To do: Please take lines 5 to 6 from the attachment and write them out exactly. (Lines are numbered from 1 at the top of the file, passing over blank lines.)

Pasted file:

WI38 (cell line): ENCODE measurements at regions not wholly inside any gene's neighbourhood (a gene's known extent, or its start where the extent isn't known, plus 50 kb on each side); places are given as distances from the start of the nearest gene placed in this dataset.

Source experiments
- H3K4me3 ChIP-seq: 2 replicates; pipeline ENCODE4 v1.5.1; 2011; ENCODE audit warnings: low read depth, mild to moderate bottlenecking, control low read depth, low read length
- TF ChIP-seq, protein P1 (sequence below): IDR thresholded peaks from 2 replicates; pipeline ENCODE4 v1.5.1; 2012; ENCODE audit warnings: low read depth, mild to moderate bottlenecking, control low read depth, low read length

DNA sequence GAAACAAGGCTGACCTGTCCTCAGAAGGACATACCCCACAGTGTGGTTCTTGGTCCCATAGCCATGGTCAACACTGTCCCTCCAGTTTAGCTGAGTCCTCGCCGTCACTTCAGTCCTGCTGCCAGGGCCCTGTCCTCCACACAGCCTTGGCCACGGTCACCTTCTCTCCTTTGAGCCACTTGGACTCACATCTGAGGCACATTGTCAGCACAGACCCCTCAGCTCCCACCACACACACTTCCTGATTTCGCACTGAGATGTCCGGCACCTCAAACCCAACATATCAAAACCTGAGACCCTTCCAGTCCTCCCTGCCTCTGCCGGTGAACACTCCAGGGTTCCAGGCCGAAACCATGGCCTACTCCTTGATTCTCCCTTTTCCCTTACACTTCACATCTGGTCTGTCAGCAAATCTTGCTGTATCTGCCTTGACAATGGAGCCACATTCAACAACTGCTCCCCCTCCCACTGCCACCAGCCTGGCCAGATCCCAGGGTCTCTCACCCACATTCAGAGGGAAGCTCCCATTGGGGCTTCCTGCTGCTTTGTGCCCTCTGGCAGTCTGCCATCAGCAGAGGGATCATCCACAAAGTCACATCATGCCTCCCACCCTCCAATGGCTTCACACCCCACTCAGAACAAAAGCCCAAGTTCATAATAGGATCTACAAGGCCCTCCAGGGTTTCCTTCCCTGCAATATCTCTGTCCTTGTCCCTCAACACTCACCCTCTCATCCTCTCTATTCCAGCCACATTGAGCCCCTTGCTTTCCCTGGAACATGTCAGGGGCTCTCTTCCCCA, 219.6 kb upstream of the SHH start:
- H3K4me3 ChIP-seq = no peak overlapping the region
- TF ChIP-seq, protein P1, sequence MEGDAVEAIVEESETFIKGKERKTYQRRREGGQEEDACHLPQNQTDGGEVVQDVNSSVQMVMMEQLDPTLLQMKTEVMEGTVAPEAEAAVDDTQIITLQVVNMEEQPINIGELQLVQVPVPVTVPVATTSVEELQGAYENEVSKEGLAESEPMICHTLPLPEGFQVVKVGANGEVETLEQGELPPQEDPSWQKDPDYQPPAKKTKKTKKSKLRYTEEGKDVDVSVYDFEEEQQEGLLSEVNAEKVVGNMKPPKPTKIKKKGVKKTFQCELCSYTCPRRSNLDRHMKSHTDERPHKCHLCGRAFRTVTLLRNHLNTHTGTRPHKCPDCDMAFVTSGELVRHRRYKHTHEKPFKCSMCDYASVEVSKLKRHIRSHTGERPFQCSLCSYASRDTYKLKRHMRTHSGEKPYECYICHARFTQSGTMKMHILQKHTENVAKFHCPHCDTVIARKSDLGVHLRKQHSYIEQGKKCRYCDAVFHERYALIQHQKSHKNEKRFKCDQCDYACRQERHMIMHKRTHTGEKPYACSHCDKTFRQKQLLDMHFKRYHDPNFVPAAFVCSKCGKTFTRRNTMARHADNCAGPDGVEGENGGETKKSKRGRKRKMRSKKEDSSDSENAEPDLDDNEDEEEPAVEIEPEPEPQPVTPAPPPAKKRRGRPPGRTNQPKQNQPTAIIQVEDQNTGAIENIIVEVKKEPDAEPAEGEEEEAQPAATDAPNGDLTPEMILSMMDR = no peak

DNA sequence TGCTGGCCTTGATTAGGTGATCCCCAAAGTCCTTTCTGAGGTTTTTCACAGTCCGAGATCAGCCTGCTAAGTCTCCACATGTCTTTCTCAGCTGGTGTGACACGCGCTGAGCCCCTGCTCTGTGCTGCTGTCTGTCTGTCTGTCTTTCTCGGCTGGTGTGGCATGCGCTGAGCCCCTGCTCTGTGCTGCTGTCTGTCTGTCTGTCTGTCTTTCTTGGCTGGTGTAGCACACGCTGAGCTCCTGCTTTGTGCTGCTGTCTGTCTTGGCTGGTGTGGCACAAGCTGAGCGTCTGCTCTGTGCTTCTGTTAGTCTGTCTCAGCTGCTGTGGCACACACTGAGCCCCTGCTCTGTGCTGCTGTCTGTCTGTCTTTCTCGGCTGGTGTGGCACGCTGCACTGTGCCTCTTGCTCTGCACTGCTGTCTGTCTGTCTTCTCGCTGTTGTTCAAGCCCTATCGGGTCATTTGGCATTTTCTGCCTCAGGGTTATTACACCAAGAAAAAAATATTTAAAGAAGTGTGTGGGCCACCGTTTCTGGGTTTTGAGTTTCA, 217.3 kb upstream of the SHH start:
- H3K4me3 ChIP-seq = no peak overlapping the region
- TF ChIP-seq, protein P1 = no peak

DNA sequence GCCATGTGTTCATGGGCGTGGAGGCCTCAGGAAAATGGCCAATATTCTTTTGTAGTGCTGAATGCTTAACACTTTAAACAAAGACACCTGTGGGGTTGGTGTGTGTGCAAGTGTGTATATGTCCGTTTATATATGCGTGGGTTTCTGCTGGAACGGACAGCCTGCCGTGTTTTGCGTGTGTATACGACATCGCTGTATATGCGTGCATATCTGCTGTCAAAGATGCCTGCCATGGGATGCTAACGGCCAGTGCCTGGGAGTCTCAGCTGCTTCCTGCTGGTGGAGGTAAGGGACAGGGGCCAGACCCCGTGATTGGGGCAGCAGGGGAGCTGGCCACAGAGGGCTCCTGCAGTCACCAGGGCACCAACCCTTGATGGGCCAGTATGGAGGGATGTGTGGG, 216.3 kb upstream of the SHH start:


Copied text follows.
DNA sequence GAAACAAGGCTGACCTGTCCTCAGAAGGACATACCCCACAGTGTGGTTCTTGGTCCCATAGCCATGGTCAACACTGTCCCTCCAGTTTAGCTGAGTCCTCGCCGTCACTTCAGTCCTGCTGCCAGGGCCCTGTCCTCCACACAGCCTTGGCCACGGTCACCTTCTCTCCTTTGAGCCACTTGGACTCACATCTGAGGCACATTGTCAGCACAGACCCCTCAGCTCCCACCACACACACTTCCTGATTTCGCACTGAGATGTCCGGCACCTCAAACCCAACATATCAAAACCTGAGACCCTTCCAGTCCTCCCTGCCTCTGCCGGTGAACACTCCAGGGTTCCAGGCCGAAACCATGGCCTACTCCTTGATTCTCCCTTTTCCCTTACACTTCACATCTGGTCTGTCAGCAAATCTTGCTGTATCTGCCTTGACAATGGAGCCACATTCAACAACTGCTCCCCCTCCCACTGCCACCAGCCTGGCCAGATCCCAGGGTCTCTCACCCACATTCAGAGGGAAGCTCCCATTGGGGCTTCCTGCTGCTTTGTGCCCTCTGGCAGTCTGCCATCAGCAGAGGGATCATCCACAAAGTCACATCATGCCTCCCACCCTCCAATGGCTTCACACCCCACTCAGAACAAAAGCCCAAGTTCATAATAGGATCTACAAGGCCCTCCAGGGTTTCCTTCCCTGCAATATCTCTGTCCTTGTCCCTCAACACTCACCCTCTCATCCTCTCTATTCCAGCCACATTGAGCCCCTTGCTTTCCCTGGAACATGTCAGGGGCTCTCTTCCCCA, 219.6 kb upstream of the SHH start:
- H3K4me3 ChIP-seq = no peak overlapping the region